The Franchise Disclosure Document contains a wealth of information, from how much royalty fees will cost a prospective franchisee to the system's training opportunities. However, there is one key term franchisees should search out when considering investing in a franchise opportunity: "protected territories."

So-called protected territories prevent franchise systems from putting up another franchised or company-owned unit nearby, and most small or mid-sized franchisors provide this sort of protection, AllBusiness.com writes. Yet sometimes franchisees will be faced with the difficult choice of deciding whether to invest in a franchise that only offers unprotected territories.

Like any decision, there are pros and cons to this set-up. For one thing, in unprotected territories, competition may be healthier and more robust. Additionally, it could signify that the franchise system itself is more competitive.

"Territories are artificial and inefficient for all concerned," Andrew Caffey, a franchise attorney, told the Web site. "Territories lock in the franchise system at a frozen point in time, and prevent the system from reacting and responding to changes in the market. A system without those restrictions can be more nimble over time."

Unprotected territories can also be a boon for franchisees who are real "go-getters." Especially in service businesses, in which sales and customer service rank tops, this sort of freedom can allow those with an entrepreneurial spirit to thrive.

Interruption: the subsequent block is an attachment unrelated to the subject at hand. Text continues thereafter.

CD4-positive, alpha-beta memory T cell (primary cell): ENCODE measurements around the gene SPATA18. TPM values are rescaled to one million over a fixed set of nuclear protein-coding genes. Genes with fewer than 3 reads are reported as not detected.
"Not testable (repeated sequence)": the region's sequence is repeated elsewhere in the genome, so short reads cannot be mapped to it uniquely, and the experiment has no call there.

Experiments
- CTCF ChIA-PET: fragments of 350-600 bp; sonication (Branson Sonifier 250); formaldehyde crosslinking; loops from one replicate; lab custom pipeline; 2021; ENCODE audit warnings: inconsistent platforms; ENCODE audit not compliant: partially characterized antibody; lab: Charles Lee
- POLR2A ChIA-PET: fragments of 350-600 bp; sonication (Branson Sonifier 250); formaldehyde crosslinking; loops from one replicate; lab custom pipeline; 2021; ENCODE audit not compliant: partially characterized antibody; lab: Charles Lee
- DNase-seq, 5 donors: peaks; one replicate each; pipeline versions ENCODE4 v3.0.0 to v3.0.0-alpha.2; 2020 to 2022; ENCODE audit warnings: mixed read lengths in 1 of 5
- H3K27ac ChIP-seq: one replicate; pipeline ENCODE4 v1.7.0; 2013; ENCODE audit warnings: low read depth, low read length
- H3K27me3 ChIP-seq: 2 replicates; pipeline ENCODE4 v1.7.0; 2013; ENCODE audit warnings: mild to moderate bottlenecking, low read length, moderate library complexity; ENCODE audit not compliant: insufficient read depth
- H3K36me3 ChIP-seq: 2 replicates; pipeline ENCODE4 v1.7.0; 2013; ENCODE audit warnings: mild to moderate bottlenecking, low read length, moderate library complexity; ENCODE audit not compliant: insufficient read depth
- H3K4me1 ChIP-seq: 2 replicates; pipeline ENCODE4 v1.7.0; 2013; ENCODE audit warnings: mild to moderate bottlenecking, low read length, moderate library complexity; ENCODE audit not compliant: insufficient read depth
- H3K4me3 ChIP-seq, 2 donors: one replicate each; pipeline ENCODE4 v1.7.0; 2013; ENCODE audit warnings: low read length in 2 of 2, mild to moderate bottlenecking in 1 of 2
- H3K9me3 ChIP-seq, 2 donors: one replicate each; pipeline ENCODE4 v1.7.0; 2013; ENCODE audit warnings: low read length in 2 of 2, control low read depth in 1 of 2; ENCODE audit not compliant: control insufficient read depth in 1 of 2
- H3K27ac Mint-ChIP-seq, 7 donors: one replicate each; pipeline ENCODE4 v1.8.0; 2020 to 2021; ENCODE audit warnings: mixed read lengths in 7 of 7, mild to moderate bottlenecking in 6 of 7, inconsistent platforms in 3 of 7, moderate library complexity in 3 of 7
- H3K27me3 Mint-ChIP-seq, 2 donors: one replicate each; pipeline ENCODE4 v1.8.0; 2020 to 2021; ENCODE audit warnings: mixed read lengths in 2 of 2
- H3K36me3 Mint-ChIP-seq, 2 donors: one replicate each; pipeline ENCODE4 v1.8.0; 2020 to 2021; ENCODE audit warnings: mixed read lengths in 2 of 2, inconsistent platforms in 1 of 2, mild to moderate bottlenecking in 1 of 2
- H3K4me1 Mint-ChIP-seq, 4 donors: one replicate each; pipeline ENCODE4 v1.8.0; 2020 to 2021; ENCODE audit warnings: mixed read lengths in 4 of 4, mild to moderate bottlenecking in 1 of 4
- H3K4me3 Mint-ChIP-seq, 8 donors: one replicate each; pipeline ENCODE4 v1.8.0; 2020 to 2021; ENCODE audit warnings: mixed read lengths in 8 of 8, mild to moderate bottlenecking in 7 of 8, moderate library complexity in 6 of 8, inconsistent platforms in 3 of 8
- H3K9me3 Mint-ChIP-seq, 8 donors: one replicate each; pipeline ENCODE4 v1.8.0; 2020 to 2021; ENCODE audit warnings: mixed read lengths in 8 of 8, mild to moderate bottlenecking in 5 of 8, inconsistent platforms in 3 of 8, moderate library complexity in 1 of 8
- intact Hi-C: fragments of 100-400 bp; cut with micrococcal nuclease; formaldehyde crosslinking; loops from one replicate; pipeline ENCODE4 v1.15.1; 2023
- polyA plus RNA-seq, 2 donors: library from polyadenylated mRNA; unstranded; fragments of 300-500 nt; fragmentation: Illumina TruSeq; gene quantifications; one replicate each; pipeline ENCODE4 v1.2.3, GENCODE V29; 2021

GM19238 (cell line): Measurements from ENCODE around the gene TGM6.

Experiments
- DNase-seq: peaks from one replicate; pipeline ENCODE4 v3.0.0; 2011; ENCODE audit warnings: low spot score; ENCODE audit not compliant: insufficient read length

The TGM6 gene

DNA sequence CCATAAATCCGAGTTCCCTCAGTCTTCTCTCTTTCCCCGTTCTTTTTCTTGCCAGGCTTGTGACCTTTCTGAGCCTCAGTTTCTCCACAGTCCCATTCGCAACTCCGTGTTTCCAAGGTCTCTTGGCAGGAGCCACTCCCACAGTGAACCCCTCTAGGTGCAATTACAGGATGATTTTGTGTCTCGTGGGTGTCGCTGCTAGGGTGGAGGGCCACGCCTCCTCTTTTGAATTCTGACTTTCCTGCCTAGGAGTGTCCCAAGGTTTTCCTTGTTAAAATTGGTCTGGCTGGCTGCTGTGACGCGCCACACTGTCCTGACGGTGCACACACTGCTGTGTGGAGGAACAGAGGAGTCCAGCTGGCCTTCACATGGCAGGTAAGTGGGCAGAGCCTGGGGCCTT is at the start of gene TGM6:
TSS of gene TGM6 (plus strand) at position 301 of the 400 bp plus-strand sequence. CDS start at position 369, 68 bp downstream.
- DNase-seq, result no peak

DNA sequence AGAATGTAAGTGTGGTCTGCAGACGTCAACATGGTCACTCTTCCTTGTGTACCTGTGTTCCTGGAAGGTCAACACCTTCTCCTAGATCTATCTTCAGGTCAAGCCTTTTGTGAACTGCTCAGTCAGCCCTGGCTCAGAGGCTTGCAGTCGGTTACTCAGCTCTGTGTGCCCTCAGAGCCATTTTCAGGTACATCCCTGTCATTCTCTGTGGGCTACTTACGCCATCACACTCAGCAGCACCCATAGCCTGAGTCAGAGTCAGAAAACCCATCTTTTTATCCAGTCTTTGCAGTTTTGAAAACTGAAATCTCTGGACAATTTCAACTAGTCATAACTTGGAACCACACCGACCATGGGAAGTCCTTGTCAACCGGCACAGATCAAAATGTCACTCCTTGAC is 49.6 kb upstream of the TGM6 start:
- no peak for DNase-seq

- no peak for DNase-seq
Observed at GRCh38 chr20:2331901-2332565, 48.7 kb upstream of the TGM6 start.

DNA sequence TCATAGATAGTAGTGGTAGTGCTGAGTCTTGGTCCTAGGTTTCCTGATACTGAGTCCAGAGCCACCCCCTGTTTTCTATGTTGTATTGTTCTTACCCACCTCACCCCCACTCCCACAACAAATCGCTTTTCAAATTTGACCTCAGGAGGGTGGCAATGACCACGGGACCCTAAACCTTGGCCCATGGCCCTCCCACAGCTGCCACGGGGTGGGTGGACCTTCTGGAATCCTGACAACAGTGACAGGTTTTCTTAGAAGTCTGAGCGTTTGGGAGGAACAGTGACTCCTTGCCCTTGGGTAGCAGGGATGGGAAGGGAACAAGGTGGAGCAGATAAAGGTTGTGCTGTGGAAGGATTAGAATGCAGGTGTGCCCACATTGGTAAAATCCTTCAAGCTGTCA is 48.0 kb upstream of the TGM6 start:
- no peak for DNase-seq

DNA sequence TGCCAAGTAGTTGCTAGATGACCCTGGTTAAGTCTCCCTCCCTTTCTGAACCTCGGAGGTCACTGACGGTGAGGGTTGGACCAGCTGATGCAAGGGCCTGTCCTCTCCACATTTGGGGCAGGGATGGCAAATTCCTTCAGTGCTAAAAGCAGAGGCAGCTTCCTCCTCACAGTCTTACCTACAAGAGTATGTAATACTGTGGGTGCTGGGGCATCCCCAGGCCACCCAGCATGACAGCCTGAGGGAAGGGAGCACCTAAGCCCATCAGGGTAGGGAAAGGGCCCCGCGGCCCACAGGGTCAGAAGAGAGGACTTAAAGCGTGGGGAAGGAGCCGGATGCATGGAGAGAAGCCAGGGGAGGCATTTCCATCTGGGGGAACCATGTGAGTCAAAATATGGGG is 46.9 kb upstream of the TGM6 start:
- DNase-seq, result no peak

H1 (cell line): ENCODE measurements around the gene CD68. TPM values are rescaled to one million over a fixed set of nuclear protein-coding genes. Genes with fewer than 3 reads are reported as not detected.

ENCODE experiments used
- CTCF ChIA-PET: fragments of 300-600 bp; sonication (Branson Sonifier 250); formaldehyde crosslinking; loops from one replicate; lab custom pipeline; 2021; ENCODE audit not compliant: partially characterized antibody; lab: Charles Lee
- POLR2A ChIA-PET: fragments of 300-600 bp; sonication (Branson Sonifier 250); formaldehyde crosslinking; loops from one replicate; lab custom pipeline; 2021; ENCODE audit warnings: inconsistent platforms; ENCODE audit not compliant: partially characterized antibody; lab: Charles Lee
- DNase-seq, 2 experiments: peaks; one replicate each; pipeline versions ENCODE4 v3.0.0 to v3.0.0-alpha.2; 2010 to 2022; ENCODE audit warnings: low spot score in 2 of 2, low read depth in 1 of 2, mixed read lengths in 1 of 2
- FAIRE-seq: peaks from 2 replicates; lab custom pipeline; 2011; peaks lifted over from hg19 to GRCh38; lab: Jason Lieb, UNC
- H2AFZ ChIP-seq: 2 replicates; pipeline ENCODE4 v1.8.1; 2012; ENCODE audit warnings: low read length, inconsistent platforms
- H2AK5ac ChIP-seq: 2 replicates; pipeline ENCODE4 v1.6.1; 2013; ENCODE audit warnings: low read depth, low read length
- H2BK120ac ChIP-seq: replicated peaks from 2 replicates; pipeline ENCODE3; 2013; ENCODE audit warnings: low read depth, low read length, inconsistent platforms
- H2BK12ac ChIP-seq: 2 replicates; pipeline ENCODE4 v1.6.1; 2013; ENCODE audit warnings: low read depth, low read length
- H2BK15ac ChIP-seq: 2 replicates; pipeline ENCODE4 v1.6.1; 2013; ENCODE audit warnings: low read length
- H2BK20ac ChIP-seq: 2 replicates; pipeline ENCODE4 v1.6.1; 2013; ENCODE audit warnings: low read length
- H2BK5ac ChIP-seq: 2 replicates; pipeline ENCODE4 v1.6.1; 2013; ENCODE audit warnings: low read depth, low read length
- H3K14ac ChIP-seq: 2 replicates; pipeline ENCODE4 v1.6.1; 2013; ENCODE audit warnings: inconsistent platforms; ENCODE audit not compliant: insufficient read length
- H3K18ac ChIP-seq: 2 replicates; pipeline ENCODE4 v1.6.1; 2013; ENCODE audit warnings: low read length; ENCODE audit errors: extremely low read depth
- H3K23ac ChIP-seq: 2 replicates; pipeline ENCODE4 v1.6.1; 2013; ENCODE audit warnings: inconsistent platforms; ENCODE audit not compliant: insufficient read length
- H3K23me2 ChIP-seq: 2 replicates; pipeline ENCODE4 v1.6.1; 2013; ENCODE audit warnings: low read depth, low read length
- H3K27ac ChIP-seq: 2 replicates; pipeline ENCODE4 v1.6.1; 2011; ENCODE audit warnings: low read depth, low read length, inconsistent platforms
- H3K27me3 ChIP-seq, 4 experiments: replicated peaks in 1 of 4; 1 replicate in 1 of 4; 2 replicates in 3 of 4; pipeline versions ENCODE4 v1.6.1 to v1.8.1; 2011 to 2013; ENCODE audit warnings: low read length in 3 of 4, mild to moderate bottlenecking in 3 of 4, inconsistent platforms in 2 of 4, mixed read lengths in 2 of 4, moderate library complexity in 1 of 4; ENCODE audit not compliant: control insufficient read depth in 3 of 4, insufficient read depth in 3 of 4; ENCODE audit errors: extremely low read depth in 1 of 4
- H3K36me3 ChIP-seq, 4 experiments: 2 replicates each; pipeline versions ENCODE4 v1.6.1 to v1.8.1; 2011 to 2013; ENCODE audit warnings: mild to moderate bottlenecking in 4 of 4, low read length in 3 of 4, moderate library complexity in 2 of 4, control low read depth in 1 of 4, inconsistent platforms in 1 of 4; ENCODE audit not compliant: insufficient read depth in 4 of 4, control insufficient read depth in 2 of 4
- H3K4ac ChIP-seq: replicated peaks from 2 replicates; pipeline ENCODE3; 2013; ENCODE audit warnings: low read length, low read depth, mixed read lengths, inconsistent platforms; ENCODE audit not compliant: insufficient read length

However, this designation does not come without its disadvantages. First and foremost, not all franchisees will benefit equally - and some will not benefit at all.

"The lack of territorial rights typically leads to intensive intra-brand competition and inhibits franchisee cooperation and collaboration for the good of the brand," David Cahn explained to AllBusiness. "So, while the lack of territories may be good for consumers in terms of price options, it can harm the cohesiveness of the franchise system and of course the less assertive franchisees."

Not only could cooperation and trust between franchisees suffer, but so could the franchisor-franchisee relationship. In fact, without a protected territory, franchisees could feel threatened by franchisor marketing decisions or brand changes.

No matter what choice franchisees make, they should make sure that the franchise system strikes a balance between profitability for its franchisees and high revenue for itself.

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